The company took a stand against the rapidly growing channel.

Location data provider Factual released data Friday taking a targeted look at how the latest government shutdown has affected local Washington, D.C. businesses, including restaurants. The Washington Post reported that, overall, it was projected to cost the American economy $3 billion. That’s just in the fourth quarter of 2018. It could tack on another $8 billion in Q1, the Congressional Budget Office said, although roughly $8 billion of the total $11 million would be made up in additional economic activity as back pay goes out to federal workers.

But in addition to impact on federal workers and furloughed staff, businesses in the area are feeling the foot-traffic burn. By comparing pre-shutdown footfall during the shutdown, Factual found significant decreases in average daily visitation during the government shutdown.

Here’s what they found:

Near the White House:

  • Starbucks (2130 H St. NW): -88 percent
  • Chick-Fil-A (2121 H St. NW): -87 percent
  • Peet’s Coffee & Tea (2121 H St. NW): -85 percent
  • Panera Bread (800 21st St. NW): -84 percent
  • Dunkin’ (616 23rd St): -83 percent
  • Subway (1444 I St NW): -82 percent
  • The Little Beet, a fast-casual restaurant (1212 18th St NW): -81 percent
  • Tonic at Quigley’s, a restaurant: -78 percent
  • Eighteenth Street Lounge: -77 percent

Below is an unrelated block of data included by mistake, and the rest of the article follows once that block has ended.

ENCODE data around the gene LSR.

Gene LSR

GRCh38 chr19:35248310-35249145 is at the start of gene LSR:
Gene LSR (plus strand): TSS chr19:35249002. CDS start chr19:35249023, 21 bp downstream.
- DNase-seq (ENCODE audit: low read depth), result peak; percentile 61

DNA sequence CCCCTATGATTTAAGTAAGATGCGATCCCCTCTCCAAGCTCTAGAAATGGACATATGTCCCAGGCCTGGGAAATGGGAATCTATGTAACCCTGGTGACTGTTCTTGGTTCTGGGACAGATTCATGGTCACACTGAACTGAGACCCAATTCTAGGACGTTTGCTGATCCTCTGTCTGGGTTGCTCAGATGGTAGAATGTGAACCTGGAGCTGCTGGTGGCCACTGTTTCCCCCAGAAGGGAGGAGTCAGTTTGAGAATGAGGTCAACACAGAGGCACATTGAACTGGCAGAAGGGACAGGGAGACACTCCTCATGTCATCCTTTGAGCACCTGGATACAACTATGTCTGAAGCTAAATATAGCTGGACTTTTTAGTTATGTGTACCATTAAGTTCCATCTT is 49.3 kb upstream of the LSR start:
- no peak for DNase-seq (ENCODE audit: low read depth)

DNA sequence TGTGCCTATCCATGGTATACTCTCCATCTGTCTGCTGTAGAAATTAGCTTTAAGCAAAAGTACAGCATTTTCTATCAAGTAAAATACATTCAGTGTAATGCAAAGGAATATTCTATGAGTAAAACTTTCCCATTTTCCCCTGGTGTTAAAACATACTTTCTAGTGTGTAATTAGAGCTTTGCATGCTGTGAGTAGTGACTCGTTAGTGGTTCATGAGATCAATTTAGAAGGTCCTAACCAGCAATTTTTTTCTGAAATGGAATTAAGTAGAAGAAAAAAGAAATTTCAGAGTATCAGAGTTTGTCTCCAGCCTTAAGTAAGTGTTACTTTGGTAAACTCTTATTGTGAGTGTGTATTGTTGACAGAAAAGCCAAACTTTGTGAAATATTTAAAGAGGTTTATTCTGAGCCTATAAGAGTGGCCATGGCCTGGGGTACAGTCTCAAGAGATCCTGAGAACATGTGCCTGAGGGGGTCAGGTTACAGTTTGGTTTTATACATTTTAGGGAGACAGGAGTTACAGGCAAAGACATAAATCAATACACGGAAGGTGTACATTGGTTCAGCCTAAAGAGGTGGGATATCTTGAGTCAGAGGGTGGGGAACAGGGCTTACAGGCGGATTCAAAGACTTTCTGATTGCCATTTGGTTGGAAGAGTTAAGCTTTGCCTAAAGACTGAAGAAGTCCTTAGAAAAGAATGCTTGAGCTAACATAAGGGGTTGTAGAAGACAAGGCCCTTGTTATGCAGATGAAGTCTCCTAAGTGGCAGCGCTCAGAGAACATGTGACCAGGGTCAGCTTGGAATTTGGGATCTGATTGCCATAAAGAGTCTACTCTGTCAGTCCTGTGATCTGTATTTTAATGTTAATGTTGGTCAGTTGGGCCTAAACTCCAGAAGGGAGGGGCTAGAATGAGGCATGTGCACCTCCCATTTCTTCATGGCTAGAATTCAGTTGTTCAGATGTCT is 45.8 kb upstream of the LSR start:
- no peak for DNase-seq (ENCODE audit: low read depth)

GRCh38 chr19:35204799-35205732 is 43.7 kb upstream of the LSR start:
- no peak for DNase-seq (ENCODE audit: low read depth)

• Public Bar: -76 percent
  • Carvings, a fast-casual sandwich restaurant (2021 F St NW): -76 percent
  • Uptowner Cafe (2023 G St NW): -70 percent

Near the U.S. Department of State:

  • Subway (1959 E St. NW): -80 percent
  • Potbelly Sandwich Shop (616 23rd St NW): -76 percent
  • GW Delicatessen (2133 G St NW): -74 percent
  • FoBoGro, a local grocery and deli: -73 percent
  • Starbucks (1957 E St): -71 percent

Near the Smithsonian:

  • IL Creations (1400 Independence Ave): -76 percent
  • Near the National Portrait Gallery:
  • Ella’s Wood-Fired Pizza (901 F St NW): -75 percent

“With another shutdown potentially looming ahead, these businesses can and should begin preventative planning, even if they’re still in recovery mode. Whether it’s through targeted promotions and discounts to get people back in the door, or out of the box tactics like pop-ups or participation in initiatives like #ChefsforFeds, businesses need to stay one step ahead and find a way to prevent another devastating decline in foot traffic this month,” Brian Czarny, CMO of Factual, wrote in a post.

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